EGYPT – The board of directors of the Egyptian Iron and Steel Company (EISC) have passed a resolution of liquidating the company and dividing it into two new entities, a company for iron and steel and another for mines and quarries.
The EISC has been one of the country’s industrial icons since its establishment in 1954 and start of operations in the early 1960s.
The move lays the groundwork for private sector investments to play a role in the two companies in the future, in light of the state’s plan to make use of its loss-making assets and untapped opportunities.
The EISC board said the decision was made as a result of the heavy losses that have been accumulating over the years, which hit EGP 9 billion (US$572.95m), EGP 982.8 million (US$62.57m) of which was lost between July 2019 and June 2020.
According to the balance sheet of the EISC, which is listed in the Egyptian Exchange (EGX), the company’s total value of assets witnessed a modest increase from 2017 through 2021.
The key activity of the company is the manufacturing of iron and steel products with the highest quality and lowest cost based on the needs of the local and global markets at a rate of up to 2.1 million metric tons, according to the company’s data.
The main products the company provided include hot rolled steel angles; hot round edge channels; hot rolled steel for general purposes; reinforced steel bar; hot rolled squares for general purposes; steel plates and steel sections; iron ore and iron oxides; green clay; oxygen convert slag and zinc doors; and industrial gases, such as oxygen, argon and nitrogen in both gas and liquid forms.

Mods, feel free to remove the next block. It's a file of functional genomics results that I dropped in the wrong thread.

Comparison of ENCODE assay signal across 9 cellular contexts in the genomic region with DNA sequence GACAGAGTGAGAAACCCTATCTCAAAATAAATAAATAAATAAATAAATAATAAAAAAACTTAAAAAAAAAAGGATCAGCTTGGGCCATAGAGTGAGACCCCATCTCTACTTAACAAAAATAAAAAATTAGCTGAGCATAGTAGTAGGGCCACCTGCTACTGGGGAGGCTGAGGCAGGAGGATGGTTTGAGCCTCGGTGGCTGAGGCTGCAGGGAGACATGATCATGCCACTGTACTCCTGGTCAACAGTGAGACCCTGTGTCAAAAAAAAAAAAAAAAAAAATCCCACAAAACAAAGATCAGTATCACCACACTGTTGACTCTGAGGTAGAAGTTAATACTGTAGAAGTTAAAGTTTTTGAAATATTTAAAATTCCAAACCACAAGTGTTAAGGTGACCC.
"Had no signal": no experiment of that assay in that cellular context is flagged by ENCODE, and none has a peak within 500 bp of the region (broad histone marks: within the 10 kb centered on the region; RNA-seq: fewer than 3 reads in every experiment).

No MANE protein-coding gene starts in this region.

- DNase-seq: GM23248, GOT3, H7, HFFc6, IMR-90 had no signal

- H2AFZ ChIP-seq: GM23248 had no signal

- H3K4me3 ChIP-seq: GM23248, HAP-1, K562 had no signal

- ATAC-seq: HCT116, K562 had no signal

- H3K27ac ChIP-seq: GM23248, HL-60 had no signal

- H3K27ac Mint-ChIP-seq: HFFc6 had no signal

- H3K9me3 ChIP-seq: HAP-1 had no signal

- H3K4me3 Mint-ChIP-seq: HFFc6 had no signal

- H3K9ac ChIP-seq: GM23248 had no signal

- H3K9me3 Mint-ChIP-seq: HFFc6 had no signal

The company also produces spare parts and steel structures on customers’ requests and provides testing, rewinding, repair and revamping services for electric motors.
State-owned enterprises in emerging markets, especially in the southern and eastern Mediterranean, are playing a major role in primary sectors in these economies, stated a report by the European Bank for Reconstruction and Development (EBRD) in November.
According to the report, state-owned enterprises and the broader public sector, over the years, remain a critical source of the social contract in those economies, a source of jobs, and a part of the social safety net and an engine for public investment.
The report cited Egypt’s privatisation experience that had been applied in the 1990s, saying that when the state-owned enterprise sector was downsized in Egypt, it caused a culling of unproductive but relatively well-paid employment, yet it was not accompanied by sufficient strengthening of the social safety net or job creation in the private sector.
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